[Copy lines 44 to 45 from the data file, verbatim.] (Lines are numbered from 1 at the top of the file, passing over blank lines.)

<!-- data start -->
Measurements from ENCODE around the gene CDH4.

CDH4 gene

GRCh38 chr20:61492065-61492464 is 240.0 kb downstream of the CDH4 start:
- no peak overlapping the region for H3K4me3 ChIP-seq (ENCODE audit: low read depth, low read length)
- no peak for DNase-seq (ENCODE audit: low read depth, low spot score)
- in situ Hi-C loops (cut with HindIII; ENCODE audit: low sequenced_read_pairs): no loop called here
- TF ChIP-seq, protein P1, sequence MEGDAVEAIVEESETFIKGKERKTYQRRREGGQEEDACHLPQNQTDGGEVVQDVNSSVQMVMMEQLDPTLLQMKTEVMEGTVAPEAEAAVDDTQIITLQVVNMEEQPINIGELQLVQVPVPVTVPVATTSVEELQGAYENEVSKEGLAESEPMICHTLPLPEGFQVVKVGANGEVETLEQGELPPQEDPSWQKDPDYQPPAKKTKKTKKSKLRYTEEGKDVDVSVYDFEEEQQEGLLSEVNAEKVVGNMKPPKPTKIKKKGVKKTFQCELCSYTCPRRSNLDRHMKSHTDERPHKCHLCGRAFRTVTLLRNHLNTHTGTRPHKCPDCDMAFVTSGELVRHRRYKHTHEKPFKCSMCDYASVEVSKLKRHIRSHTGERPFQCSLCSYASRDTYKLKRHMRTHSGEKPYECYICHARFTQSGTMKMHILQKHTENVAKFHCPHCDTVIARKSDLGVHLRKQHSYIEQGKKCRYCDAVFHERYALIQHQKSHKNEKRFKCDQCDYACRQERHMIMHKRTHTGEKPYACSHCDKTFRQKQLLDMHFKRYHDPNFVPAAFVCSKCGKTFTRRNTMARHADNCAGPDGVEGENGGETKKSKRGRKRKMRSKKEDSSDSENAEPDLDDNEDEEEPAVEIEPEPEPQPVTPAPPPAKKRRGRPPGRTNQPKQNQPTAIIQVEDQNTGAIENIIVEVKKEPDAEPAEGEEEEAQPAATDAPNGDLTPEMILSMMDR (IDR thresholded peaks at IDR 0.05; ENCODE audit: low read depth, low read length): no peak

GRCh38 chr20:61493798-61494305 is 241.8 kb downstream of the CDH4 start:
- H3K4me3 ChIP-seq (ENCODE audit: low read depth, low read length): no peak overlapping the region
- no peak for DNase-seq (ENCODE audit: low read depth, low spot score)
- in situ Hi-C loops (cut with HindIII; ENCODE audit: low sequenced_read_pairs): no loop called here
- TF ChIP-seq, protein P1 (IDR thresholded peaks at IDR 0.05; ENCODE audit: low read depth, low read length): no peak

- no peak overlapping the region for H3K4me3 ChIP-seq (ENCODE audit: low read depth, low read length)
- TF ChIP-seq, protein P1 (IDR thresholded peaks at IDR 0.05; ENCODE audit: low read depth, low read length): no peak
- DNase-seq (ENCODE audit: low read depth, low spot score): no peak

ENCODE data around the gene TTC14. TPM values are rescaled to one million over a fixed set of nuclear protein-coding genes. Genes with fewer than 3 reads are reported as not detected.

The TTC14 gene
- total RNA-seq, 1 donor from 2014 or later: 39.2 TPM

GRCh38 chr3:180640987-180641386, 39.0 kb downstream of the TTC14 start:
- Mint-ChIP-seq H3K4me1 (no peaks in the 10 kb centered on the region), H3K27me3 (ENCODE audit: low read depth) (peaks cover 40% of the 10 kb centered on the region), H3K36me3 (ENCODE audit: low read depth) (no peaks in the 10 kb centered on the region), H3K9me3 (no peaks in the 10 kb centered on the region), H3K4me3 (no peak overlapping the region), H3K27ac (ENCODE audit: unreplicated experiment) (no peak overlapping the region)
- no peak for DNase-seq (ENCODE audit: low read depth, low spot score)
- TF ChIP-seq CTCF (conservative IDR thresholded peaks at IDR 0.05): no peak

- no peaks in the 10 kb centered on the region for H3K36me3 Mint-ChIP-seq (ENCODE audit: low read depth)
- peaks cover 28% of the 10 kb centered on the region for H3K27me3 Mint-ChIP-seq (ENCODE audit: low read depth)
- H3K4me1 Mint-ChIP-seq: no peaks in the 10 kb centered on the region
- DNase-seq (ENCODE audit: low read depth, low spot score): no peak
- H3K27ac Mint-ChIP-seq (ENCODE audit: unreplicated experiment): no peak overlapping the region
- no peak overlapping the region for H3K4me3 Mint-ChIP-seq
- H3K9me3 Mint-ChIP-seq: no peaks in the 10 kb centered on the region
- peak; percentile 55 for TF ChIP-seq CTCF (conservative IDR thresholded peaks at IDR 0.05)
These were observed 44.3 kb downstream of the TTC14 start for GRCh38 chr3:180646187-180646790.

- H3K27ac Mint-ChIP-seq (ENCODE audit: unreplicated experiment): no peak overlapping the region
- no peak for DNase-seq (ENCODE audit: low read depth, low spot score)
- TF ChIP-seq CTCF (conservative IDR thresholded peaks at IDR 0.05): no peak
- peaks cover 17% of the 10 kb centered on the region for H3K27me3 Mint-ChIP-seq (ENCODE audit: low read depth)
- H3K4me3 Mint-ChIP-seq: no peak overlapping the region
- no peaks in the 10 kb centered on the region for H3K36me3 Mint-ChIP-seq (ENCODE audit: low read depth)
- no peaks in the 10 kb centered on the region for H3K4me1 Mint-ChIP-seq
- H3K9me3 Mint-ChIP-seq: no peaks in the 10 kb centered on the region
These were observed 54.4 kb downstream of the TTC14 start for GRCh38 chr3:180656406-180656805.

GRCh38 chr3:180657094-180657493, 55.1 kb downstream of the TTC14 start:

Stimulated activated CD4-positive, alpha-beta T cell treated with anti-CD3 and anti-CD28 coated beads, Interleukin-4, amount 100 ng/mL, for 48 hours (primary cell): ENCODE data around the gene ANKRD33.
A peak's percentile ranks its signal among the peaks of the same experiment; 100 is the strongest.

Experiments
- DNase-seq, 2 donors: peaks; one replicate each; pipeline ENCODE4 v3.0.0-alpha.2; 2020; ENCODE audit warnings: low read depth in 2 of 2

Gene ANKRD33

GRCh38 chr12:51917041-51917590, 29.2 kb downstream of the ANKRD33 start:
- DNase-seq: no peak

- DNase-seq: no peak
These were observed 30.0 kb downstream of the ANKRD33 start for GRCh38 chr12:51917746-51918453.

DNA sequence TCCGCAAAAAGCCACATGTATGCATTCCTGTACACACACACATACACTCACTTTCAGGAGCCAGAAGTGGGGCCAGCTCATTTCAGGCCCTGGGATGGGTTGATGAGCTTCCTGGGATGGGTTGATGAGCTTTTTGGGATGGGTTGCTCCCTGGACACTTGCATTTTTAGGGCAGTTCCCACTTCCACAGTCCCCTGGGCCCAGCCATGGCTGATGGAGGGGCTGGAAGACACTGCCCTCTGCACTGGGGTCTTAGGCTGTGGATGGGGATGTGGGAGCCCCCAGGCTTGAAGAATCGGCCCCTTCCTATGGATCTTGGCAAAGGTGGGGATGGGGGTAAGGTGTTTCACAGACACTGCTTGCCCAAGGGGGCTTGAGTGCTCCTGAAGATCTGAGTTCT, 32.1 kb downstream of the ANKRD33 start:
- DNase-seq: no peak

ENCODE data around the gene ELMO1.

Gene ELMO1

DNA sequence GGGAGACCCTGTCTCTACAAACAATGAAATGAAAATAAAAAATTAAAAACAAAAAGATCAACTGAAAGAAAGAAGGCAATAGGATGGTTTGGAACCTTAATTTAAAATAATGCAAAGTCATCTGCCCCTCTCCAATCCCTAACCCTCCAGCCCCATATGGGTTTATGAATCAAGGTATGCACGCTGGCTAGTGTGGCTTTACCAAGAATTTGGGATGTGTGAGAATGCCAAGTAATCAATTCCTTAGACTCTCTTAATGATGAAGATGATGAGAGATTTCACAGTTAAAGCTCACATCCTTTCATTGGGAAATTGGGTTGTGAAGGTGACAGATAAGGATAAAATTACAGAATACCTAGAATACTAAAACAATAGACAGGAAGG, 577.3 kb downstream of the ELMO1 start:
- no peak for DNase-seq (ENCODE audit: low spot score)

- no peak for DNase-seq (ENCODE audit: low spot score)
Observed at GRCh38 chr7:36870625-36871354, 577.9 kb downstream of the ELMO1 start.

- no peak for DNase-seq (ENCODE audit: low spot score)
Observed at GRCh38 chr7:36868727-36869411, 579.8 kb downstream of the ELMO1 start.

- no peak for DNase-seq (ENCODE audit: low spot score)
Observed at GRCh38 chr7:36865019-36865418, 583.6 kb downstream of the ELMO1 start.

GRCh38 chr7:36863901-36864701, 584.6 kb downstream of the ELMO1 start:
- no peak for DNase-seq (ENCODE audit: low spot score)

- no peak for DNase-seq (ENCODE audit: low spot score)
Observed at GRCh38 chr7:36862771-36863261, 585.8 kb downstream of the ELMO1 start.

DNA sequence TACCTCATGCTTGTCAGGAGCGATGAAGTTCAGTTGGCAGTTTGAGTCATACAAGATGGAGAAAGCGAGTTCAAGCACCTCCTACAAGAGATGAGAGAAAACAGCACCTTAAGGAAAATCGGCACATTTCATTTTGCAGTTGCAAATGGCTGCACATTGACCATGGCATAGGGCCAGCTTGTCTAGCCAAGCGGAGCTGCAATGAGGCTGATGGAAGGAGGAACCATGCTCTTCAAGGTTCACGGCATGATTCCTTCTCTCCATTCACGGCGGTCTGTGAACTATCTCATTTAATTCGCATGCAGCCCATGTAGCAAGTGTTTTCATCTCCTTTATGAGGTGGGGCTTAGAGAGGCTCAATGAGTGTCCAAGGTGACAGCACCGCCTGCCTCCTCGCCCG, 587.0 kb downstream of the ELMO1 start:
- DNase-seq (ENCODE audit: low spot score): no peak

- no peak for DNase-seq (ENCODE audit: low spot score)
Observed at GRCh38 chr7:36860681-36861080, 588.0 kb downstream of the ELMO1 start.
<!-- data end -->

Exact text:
Experiments
- DNase-seq, 2 donors: peaks; one replicate each; pipeline ENCODE4 v3.0.0-alpha.2; 2020; ENCODE audit warnings: low read depth in 2 of 2